Novartis Under U.S. Investigation for Tekturna Marketing

Novartis AG, Europe’s biggest drugmaker by sales, said U.S. prosecutors are investigating the company’s marketing of products including the hypertension medicine Tekturna.

A U.S. unit last year received a subpoena from federal prosecutors in Louisville, Kentucky, seeking documents on sales practices, including payments to health-care providers, for the drug and other medicines, Basel, Switzerland-based Novartis said yesterday in a regulatory filing.

Sales expectations for Tekturna, approved by U.S. regulators in 2007 and called Rasilez overseas, were halved last year by Novartis after the company scrapped a test of the medicine among patients with diabetes because some had more strokes and kidney complications. Revenue from the drug declined 31 percent to $383 million in 2012, Novartis reported yesterday.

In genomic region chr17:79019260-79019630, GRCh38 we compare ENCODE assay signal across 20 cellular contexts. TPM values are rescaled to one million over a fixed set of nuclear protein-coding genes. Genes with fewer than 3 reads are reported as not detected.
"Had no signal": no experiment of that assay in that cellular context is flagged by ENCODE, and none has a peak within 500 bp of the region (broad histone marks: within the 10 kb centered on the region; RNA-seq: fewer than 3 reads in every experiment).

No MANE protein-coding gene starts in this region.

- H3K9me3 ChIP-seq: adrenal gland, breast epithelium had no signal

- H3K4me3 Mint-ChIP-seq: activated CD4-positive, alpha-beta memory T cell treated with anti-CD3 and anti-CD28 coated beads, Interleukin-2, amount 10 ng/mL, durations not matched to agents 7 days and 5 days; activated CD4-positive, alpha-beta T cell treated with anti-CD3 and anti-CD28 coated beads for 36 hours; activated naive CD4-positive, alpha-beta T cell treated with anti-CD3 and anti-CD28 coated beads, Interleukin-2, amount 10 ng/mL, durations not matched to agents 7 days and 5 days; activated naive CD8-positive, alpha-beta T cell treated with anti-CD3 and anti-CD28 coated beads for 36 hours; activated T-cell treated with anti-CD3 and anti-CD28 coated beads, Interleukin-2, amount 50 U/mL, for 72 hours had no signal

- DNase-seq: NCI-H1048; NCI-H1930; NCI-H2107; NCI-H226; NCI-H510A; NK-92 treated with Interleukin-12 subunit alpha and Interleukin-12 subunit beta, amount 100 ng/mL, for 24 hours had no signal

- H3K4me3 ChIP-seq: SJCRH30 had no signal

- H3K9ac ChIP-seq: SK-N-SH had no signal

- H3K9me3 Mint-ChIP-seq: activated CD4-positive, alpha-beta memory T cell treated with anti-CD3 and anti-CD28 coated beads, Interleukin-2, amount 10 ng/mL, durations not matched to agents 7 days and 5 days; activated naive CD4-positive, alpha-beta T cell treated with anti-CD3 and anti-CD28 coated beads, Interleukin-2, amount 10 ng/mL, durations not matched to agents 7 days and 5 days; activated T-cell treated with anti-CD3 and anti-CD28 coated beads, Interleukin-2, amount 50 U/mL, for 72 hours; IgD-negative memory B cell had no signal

Novartis also reported yesterday that in 2012 it received a civil demand for information from the U.S. attorney’s office in Manhattan regarding its interactions with specialty pharmaceuticals concerning products including the cancer medicine Gleevec and Gilenya, a pill for multiple sclerosis. The company also disclosed that U.S. prosecutors in Dallas are investigating its Alcon eye-care unit related to the export of products to Iran and other countries subject to trade sanctions.

The company said it’s cooperating with all the investigations. A spokesman for the U.S. Attorney’s office in Louisville couldn’t be reached after business hours for comment on the Tekturna investigation.

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